(Your blood, that is.) How does one even begin to write about vampires with any sort of completeness? Every culture’s got one – some version of a creature that rises from the dead and preys on the life force of the living (either the blood or something more abstract, such as energy or the soul) to sustain itself. Reflecting this, Dracula and his brethren abound on the shelves of Special Collections – particularly our comics collection where the dramatic nature of the vampire lends itself perfectly to a graphic medium.
While vampires have been around for ages, it was Bram Stoker’s 1897 novel Dracula that made them much more prevalent in literature and popular culture. In more modern times, vampires’ popularity has spiked again with television series such as Buffy the Vampire Slayer and bestselling book series like Anne Rice’s The Vampire Chronicles, Stephanie Meyer’s Twilight series, and the Sookie Stackhouse Novels by Charlene Harris.
Let’s start with Dracula then, shall we?
This 2004 adaption of Stoker’s Dracula presents the comic in a dramatic black and white contrast that plays up the drama of the story.
Another series featuring the Count is Apple Comics’s Blood of Dracula, where each issue contains an installment of three different stories featuring Dracula in his own time, in the future, and anywhere in between. This issue even comes with a record of songs composed to supplement the stories!Not to be outdone, Warp Graphics (which later turned over most of its titles to Apple Comics) pitted Dracula against Jack the Ripper in its 1986 mini-series Blood of the Innocent.
In addition to its large spread in comics, the story of Dracula has also been taken to the stage over the years, as seen in these scenes from a 1978 production of Dracula starring Frank Langella as the titular feind and famous illustrator Edward Gorey designing the scenery and costumes.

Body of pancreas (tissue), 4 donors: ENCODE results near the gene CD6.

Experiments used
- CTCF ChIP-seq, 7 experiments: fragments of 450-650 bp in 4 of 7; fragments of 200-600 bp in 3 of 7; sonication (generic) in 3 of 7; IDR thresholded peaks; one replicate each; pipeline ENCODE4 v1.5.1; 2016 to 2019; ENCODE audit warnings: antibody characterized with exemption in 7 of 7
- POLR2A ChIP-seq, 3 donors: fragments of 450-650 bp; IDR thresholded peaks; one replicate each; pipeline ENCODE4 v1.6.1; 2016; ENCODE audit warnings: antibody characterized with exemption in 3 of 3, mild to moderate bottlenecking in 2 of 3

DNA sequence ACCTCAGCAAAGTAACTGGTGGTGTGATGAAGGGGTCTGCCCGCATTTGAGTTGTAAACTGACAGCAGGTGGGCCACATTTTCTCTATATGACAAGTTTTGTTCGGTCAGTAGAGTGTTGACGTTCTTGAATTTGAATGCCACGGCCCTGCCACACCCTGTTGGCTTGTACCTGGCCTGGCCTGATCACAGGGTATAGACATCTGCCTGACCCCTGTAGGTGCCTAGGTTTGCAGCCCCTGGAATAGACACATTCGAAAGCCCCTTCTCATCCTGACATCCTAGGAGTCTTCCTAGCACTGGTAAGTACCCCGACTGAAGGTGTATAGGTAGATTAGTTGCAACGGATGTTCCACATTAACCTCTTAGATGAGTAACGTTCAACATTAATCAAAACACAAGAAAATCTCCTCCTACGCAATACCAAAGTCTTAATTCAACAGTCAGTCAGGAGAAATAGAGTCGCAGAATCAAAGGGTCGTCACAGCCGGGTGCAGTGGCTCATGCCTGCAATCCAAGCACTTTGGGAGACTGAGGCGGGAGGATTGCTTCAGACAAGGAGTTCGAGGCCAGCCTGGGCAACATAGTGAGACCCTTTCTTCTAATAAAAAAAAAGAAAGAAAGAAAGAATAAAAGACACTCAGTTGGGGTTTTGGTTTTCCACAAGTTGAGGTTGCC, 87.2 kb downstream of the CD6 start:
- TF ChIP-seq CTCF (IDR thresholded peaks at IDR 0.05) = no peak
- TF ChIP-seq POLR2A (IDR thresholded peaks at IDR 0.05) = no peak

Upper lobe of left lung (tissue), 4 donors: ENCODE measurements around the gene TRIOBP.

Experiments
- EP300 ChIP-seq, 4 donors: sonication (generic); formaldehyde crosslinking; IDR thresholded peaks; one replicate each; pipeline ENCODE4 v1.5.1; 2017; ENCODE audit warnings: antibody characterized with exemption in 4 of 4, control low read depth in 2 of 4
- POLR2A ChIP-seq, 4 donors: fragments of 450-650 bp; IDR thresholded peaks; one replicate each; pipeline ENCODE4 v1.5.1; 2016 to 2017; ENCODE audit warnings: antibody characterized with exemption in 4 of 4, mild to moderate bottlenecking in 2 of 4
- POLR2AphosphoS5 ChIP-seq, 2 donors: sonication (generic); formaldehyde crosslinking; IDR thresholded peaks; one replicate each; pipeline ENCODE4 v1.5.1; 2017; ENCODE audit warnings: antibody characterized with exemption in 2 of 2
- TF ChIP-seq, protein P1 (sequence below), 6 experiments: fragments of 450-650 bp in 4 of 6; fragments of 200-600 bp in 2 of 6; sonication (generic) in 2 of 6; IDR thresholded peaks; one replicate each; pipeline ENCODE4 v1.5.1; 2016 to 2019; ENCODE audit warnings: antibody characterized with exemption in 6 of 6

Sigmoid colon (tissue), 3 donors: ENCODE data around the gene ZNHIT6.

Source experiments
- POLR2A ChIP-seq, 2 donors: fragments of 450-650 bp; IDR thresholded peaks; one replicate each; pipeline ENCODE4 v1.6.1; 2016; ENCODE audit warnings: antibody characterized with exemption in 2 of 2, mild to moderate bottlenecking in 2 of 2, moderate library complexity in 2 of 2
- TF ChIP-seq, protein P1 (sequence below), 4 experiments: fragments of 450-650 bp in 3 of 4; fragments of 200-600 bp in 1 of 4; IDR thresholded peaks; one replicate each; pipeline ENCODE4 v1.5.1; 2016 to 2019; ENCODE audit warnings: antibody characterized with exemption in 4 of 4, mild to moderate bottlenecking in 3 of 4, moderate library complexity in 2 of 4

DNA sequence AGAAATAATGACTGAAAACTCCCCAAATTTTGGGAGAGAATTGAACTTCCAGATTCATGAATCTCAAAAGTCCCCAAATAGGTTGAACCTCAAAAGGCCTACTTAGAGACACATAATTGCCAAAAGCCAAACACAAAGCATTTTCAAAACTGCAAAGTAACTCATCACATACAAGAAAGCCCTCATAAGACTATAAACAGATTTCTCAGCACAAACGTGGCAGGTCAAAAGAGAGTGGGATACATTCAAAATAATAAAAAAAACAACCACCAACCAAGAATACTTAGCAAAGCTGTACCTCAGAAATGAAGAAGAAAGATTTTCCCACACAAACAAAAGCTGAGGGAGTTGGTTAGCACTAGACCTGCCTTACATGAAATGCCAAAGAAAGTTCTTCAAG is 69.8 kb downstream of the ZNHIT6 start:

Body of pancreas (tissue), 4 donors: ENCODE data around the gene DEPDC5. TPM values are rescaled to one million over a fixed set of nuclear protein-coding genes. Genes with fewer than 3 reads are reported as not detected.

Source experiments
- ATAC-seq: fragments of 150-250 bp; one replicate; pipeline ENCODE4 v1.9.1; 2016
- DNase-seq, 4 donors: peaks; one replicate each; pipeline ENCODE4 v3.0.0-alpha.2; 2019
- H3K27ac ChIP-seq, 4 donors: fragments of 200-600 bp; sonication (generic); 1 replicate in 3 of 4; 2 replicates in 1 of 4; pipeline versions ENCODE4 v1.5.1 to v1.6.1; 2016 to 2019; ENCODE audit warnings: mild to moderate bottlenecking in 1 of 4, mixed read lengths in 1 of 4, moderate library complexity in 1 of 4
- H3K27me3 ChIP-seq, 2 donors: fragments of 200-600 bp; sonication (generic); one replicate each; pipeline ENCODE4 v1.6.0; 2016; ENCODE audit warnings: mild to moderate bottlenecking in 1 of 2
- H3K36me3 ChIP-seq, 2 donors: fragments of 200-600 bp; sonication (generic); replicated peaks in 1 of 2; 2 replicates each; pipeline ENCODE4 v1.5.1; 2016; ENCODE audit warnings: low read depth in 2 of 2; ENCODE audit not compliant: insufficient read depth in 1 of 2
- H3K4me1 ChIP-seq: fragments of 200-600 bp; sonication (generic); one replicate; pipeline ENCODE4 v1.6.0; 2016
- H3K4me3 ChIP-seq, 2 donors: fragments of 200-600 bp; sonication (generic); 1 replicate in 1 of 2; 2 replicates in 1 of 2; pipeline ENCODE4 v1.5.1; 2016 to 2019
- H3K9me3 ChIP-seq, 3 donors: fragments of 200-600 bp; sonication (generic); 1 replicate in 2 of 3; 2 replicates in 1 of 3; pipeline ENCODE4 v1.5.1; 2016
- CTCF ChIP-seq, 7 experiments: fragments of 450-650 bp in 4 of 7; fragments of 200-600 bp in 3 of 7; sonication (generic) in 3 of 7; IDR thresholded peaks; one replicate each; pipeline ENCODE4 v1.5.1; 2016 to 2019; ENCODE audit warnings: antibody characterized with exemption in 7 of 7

Stoker wasn’t the only one to write about vampires, though. Folk stories teemed with different versions of the vampire. This image from a book of Russian folk tales shows the warlock from the tale “The Soldier and The Vampire” who comes back from the dead each night to terrorize a town by cursing a newlywed couple and drawing their blood until he is outwitted and killed by a clever soldier.
In modern vampire culture, many vampires choose to live among us and forgo the drinking of human blood for that of animals. Two such “vegetarian” vampires are main characters in Vertigo’s series Blood + Water. Adam Heller, a man slowly dying of AIDS finds out his friends are actually vampires when they turn him into one to cure him and save his life.
Men aren’t the only ones to play large roles in vampire stories. Vampirella, the vampire superheroine from the planet Drakulon, fights evil vampires on our world in an effort to save her own. She appears in a number of comic series and a direct to video movie.
Laurell K. Hamilton’s Anita Blake Vampire Hunter book series was adapted by Marvel in 2006. The leading lady, Anita Blake, lives and works in St. Louis, Missouri as a professional zombie raiser, vampire hunter, and consultant for the police’s supernatural department.
Including the scores of other stories both modern and old as Dracula himself, it’s clear that no matter what way you slice it, vampires have a powerful prescence in cultures throughout the world. So this Halloween if you’re finding yourself going batty for vampires, come see us at Special Collections. We’ve got plenty of vampire stories you can really sink your teeth into.